Economic development is not a simple matter. If it were, the comforts and security of developed economies would be enjoyed by more than one-seventh of the world’s population. Political extremists, especially successful ones, help explain why development has benefited only a minority.
Over the last two centuries, many groups which started out tiny, extreme and persecuted ended up in power. Think of radical socialists in many nineteenth century European nations or the colonial freedom fighters in much of Asia and Africa. The rebels varied in their beliefs and sophistication, but they shared the conviction that the pre-existing social order was irredeemably corrupt. The groups were typically built around a hard core of true believers, with larger groups of fellow travellers and vague sympathisers, some of whom rose to quite high positions.
It is much the same for economic revolutionaries in very poor countries. At first, small bands of devotees emerge. These are people dedicated to the capitalist work ethic – discipline at work, innovation in enterprise and efficiency in production. These dreamers also aim to overthrow the economic arrangements that went before – the feudal hierarchies, economically stultifying social restrictions, aristocratic waste and primitive technology. Economic revolutionaries are invariably more selfish than their political counterparts, but they share the desire to turn everything upside down.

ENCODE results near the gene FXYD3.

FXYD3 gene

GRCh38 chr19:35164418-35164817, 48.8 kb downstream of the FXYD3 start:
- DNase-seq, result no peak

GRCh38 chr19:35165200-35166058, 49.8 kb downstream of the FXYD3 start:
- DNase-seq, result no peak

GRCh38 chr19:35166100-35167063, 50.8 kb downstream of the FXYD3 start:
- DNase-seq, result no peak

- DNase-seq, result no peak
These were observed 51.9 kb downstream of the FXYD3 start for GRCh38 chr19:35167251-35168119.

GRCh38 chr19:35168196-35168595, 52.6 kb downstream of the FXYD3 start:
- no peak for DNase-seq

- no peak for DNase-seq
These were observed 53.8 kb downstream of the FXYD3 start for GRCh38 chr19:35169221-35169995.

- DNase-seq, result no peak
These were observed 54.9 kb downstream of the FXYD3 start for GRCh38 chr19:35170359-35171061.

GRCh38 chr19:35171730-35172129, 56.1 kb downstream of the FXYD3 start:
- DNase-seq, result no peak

Industrial prosperity has fed the growth of these hard cores over the last few decades. Most poor countries have developed some industries and spawned at least a few billionaires. Nearly everyone in power now claims to be a sympathiser with the capitalist urge. Few speak out directly against industrialisation and economic modernisation.
Still, many countries which have escaped the most wretched poverty seem incapable of moving up to the highest level of prosperity. Only a few have emerged from what economists call the middle income trap. Mario Pezzini of the OECD describes these countries as ones with “a myriad of institutional and socio-economic deficiencies”. There are shortages of trust, skills, law enforcement and honest politicians, while social structures which restrict economic change remain firmly ensconced. In these countries the professional culture which is normal in developed economies remains revolutionary.